Bicycle Art: Committing Cyclecide, part 1


In honor of Bike to Work week, we're featuring one aspect of bicycle art per day. Yesterday we featured the Derailleurs, a local all-female bicycle dance troupe. Today, we post Part 1 of an interview with Jarico Reesce, founder of the Cyclecide Bike Rodeo. By Molly Freedenberg


Part club, part social group, part roving band of merry misfits, has been delighting audiences - and certainly themselves - with their "Heavy Pedal Cyclecide Bike Rodeo" since 1996. Bound by a love of bikes, beer, and building stuff, the crew has grown from its humble origin as merely the idea of Jarico Reesce into what is now a cohesive, extensive network of rowdy goodness. Now, Cyclecide builds pedal-powered rides and mutant bikes, assembles mini carnivals at events nationwide, hosts contests like barrel racing and bike jousting, and even provides a musical backdrop with a mariachi-country-punk band "Los Banos."

SFBG: So what is it about the bicycle that's so inspiring to you?

Reesce: In my opinion, it's a very versatile machine. It's something that's kind of common. And it's democratic in the sense that it doesn't have a certain set of people who ride them or do things with them. I also like the geometry of bike frames and the mechanics of the bicycle. I find both very inspiring.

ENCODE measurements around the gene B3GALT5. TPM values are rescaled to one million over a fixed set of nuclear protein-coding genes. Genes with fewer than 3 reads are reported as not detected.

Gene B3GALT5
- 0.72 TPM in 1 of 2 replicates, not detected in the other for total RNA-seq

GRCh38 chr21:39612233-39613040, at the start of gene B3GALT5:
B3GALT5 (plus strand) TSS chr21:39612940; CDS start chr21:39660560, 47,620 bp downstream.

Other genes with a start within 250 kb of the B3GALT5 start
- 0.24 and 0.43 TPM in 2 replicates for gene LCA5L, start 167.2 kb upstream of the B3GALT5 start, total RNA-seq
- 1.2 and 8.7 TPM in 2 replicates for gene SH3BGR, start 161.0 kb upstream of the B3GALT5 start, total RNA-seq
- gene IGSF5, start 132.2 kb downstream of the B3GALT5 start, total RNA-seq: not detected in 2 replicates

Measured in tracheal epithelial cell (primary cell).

SFBG: And how do you understand what Cyclecide does with the bike?

Reesce: We try to take this common machine and alter it into something that's different or fun. It's funny; Some peoples' mediums of art are painting or sculpting. We're kind of sculptors of the bicycle -- the bicycle is our canvas.

SFBG: Where do you get the bikes you mutate?

Reesce: It's obtainium. At first, we'd find these crazy bikes, or I'd make deals with crackheads to buy older frames. Then word got out we were building stuff out of bikes and people started showing up with junk bikes. We haven't had to buy junk bikes in 15 years. Now, we find these things that are going to be thrown away and recycle -- or precycle -- them. We give it a reprieve before it goes to the landfill.

SFBG: What was the first art bike you made?

Reesce: That was Burning Dick. It was a cool looking chopper with a sprocket in front, built in a garage in Minneapolis. It got called Burning Dick because we put a Burning Man symbol on it, and someone welded a penis on the front. It was really goofy. I had that chopper for a very long time. It was my first attempt at bicycle frames, at taking other bikes and chopping them up. The thin is, it takes many bikes to make one art bike. I'd use tubes from other bikes' forks. Take a frame from one bike and connect it to a frame from another to make a tall bike. We sometimes get in trouble for doing this.

SFBG: Really? I'd think any bike enthusiasts would appreciate what you do.

Reesce: Oh, classic bike people - they can't stand us. be continued...Check back tomorrow for Committing Cyclecide Part 2!

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